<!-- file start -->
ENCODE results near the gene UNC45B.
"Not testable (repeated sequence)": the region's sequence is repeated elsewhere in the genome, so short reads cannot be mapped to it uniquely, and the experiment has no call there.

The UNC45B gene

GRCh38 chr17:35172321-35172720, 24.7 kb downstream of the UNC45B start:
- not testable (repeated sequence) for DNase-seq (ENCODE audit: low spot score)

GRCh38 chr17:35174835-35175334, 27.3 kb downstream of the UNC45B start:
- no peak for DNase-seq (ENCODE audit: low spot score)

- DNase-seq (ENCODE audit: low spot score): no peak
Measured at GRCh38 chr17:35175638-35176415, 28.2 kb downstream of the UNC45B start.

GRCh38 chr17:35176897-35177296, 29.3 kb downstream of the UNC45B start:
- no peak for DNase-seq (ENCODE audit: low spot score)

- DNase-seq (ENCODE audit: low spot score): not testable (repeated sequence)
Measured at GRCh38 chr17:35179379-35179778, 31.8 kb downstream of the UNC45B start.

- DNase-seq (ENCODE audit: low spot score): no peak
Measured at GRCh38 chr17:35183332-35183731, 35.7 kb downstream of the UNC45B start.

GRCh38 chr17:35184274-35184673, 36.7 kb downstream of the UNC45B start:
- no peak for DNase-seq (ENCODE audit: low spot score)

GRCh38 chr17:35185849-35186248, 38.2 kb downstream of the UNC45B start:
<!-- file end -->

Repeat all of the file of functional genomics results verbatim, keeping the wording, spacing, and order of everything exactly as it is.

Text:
ENCODE results near the gene UNC45B.
"Not testable (repeated sequence)": the region's sequence is repeated elsewhere in the genome, so short reads cannot be mapped to it uniquely, and the experiment has no call there.

The UNC45B gene

GRCh38 chr17:35172321-35172720, 24.7 kb downstream of the UNC45B start:
- not testable (repeated sequence) for DNase-seq (ENCODE audit: low spot score)

GRCh38 chr17:35174835-35175334, 27.3 kb downstream of the UNC45B start:
- no peak for DNase-seq (ENCODE audit: low spot score)

- DNase-seq (ENCODE audit: low spot score): no peak
Measured at GRCh38 chr17:35175638-35176415, 28.2 kb downstream of the UNC45B start.

GRCh38 chr17:35176897-35177296, 29.3 kb downstream of the UNC45B start:
- no peak for DNase-seq (ENCODE audit: low spot score)

- DNase-seq (ENCODE audit: low spot score): not testable (repeated sequence)
Measured at GRCh38 chr17:35179379-35179778, 31.8 kb downstream of the UNC45B start.

- DNase-seq (ENCODE audit: low spot score): no peak
Measured at GRCh38 chr17:35183332-35183731, 35.7 kb downstream of the UNC45B start.

GRCh38 chr17:35184274-35184673, 36.7 kb downstream of the UNC45B start:
- no peak for DNase-seq (ENCODE audit: low spot score)

GRCh38 chr17:35185849-35186248, 38.2 kb downstream of the UNC45B start: